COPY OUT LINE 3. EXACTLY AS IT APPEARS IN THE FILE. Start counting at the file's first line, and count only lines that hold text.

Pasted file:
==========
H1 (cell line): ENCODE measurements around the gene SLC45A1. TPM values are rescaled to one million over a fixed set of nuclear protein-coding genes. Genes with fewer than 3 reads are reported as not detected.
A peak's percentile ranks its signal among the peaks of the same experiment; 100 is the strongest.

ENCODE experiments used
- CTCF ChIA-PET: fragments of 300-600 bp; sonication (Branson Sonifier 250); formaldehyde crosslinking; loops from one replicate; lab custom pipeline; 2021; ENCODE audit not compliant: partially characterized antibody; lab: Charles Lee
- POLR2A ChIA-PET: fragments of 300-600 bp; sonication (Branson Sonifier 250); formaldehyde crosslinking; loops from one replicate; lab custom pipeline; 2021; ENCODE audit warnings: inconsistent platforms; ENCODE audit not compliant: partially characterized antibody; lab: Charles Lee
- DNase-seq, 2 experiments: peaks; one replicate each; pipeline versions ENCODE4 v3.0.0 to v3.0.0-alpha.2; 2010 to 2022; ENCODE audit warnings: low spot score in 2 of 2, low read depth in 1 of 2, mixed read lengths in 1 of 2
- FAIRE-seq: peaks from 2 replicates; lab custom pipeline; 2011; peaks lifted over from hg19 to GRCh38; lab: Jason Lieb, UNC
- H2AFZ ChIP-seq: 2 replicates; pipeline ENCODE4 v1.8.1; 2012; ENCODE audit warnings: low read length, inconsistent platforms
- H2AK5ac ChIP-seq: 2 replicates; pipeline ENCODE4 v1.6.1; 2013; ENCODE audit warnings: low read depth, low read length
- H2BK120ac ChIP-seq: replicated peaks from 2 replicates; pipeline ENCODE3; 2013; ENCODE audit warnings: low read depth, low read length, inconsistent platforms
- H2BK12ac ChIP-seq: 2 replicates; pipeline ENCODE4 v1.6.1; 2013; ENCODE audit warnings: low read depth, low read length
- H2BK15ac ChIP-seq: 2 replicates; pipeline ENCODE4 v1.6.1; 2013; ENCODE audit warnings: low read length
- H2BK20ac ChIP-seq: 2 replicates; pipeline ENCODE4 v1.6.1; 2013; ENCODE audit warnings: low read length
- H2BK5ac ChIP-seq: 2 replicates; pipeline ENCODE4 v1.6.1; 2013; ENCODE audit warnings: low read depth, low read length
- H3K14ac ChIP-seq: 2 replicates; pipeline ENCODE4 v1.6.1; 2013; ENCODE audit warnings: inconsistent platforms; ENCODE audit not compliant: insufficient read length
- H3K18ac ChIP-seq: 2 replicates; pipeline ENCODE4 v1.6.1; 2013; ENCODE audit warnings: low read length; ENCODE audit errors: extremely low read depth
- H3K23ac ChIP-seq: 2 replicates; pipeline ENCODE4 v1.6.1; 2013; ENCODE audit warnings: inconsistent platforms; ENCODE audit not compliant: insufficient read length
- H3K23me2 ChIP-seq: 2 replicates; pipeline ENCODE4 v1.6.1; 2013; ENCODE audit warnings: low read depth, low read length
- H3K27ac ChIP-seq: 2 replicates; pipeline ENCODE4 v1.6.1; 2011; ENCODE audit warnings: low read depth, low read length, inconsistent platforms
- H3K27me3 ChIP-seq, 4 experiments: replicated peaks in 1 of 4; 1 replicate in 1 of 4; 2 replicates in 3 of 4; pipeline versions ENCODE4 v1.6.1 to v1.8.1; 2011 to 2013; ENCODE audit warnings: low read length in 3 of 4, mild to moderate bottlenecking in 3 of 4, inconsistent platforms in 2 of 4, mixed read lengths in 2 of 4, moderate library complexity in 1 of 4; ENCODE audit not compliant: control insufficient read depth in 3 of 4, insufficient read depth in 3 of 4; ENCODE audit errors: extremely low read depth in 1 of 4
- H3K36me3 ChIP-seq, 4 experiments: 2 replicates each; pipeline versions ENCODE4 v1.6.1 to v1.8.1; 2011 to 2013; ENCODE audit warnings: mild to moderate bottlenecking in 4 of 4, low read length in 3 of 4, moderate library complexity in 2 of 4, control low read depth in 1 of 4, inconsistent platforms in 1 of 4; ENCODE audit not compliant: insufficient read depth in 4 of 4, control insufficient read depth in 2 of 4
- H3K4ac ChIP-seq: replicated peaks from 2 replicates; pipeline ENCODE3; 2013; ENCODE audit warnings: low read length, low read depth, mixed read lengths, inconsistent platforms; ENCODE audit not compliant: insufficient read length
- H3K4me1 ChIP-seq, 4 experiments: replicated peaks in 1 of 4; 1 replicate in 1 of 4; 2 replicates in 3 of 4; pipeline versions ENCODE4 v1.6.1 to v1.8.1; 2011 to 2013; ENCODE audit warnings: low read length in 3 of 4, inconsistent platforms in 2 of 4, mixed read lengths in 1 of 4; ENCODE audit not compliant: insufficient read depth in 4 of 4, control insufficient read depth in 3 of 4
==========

ENCODE experiments used